Wednesday, November 18, 2009

Name that Bassoon

I continue to find iPod shuffling to be one of the more creatively engaging ways to listen. Not only is shuffling fun in a "name that tune" sense, but it can so often spark unexpected connections. As I've written many times before, I think that finding interesting connections is basically what creativity is all about, and inviting random input can be a remarkably effective way to find such links.

So, just yesterday I was driving home from work and the iPod shuffled to a track beginning with a lonely bassoon note, seemingly suspended in time. I assumed almost immediately that this was the beginning of the 2nd mvt of the Mendelssohn violin concerto, which famously begins with a lone bassoon B held over from the big finish of the 1st movement. And, though I don't have perfect pitch, it turns out that I was hearing a B in the correct register, and I'm sure that contributed to my sense that this was surely Mendelssohn - except, of course, it wasn't. Instead, it quickly became clear that this was Copland's Appalachian Spring - specifically, a reflective little connecting passage that precedes the famous "Simple Gifts" variations. I went back and listened several times, then cross-checked against Mendelssohn, not at all surprised to find it was the same pitch. Some pitch-moments are just loaded into the memory banks.

Not only do these two passages (from very different composers) begin with the same pitch on unaccompanied bassoon, but each then resolves up to a C. If you've been following this blog recently, you won't be surprised to know that I quickly thought of playing these two passages simultaneously, but I was quite surprised to find other little resonances. Most notably, Mendelssohn's C is followed by a G-sharp, while Copland's C is followed by an E-flat leading quickly to A-flat. Of course, G-sharp and A-flat are enharmonic equivalents - in piano terms, they are the same pitch! This is quite a coincidence, especially since neither is what would be expected in the respective contexts. Each passage is clearly in searching mode, but they start off searching in the same unusual direction.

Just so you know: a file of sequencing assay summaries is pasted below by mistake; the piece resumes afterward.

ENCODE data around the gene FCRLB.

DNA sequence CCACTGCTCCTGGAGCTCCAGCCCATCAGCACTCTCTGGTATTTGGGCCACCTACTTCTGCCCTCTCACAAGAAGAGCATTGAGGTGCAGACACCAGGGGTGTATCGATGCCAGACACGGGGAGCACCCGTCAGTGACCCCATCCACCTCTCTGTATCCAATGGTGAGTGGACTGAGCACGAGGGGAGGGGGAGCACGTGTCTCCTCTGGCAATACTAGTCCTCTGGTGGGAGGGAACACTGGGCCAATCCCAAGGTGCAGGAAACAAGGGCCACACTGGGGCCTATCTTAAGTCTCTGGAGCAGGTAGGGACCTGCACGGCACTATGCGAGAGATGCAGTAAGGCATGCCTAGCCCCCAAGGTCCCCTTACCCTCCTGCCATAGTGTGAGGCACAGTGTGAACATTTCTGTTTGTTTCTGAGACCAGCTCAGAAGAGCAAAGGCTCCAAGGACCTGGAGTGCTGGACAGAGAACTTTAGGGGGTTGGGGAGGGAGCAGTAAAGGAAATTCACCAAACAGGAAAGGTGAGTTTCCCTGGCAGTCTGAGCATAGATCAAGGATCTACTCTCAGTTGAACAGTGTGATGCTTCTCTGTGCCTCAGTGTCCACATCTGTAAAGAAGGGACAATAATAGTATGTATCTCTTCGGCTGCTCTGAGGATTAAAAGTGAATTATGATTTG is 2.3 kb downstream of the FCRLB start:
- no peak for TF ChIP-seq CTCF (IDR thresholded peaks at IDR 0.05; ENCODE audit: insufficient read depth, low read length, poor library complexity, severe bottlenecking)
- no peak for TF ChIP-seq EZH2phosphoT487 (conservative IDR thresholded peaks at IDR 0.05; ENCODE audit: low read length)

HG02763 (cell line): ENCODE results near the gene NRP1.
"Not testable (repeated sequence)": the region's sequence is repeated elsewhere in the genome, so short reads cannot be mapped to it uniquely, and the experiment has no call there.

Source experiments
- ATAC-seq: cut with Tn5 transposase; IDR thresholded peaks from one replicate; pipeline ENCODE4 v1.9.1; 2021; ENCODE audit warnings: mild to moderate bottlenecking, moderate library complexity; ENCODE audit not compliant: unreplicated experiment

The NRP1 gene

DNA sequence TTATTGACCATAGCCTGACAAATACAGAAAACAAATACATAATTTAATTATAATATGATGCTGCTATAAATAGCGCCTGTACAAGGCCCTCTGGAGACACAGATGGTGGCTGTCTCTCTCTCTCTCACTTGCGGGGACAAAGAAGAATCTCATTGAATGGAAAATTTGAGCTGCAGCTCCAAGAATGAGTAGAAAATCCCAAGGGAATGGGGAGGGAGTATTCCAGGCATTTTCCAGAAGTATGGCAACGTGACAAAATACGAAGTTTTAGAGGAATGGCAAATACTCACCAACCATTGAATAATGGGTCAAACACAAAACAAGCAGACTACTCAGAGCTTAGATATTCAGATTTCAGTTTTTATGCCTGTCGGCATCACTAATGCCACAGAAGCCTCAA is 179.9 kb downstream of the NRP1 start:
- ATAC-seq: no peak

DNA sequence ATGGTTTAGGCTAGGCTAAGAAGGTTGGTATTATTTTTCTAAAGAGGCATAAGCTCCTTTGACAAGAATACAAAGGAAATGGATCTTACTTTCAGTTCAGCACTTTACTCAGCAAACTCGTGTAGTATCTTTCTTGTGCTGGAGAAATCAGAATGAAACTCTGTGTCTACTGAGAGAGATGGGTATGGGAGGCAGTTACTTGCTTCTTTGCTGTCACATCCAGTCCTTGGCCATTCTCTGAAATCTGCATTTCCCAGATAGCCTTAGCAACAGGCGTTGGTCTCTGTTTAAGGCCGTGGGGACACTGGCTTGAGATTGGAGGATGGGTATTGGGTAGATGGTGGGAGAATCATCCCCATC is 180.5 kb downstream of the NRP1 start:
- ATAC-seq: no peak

From that point, the two excerpts head in different directions, with that Mendelssohn G-sharp creeping up to an A while Copland's A-flat holds steady. Still, there are some other nice little simultaneities - Copland arrives at a high G (melodic peak) where Mendelssohn arrives at a low G (lowest note) and when Mendelssohn's bass G resolves up to a C Major chord, Copland's melody lands on a C. By the end of this little mashup, we have Mendelssohn C Major nestling against Copland A-flat Major, two chords which share only that first C. The other pitches in those two chords clash wonderfully, and create a lovely bitonal sonority. Actually, the Copland passage (which is exactly like the opening of Appalachian Spring, except a half-step lower) already has some bitonal sonorities, with A-flat and E-flat chords coexisting in mm. 3-6 below. Thus, the clash with the Mendelssohn just seems like a logical extension of the sound world that's already in play.

Most amazingly, when I put the two audio files together, it turns out that almost all the barlines align pretty closely, even though Mendelsson is in 6/8 and Copland is in 4/4. Obviously, I got lucky with the recordings I happened to choose - there's no guarantee this would always happen, but I'm fascinated by how many connections can be heard and seen in this randomly discovered pairing. I find the result quite beautiful in its own way. Here's a reasonably accurate depiction of how the two scores line up (Mendelssohn on top):

[click to enlarge]
Here they are again, with annotations:

[click to enlarge]

So, I don't really know what this all means, but it was fun to explore. Here are links to the original audio for each excerpt: Mendelssohn | Copland

And here's what they sound like together:

More MMmashups.

No comments: